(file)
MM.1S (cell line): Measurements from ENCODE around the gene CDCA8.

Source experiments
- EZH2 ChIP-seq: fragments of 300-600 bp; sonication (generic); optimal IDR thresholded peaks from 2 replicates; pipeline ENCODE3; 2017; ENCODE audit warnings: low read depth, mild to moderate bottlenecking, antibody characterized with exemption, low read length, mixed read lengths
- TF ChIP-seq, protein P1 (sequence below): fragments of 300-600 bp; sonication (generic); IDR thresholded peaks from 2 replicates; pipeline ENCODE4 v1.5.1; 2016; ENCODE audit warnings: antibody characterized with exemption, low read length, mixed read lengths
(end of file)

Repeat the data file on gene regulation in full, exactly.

MM.1S (cell line): Measurements from ENCODE around the gene CDCA8.

Source experiments
- EZH2 ChIP-seq: fragments of 300-600 bp; sonication (generic); optimal IDR thresholded peaks from 2 replicates; pipeline ENCODE3; 2017; ENCODE audit warnings: low read depth, mild to moderate bottlenecking, antibody characterized with exemption, low read length, mixed read lengths
- TF ChIP-seq, protein P1 (sequence below): fragments of 300-600 bp; sonication (generic); IDR thresholded peaks from 2 replicates; pipeline ENCODE4 v1.5.1; 2016; ENCODE audit warnings: antibody characterized with exemption, low read length, mixed read lengths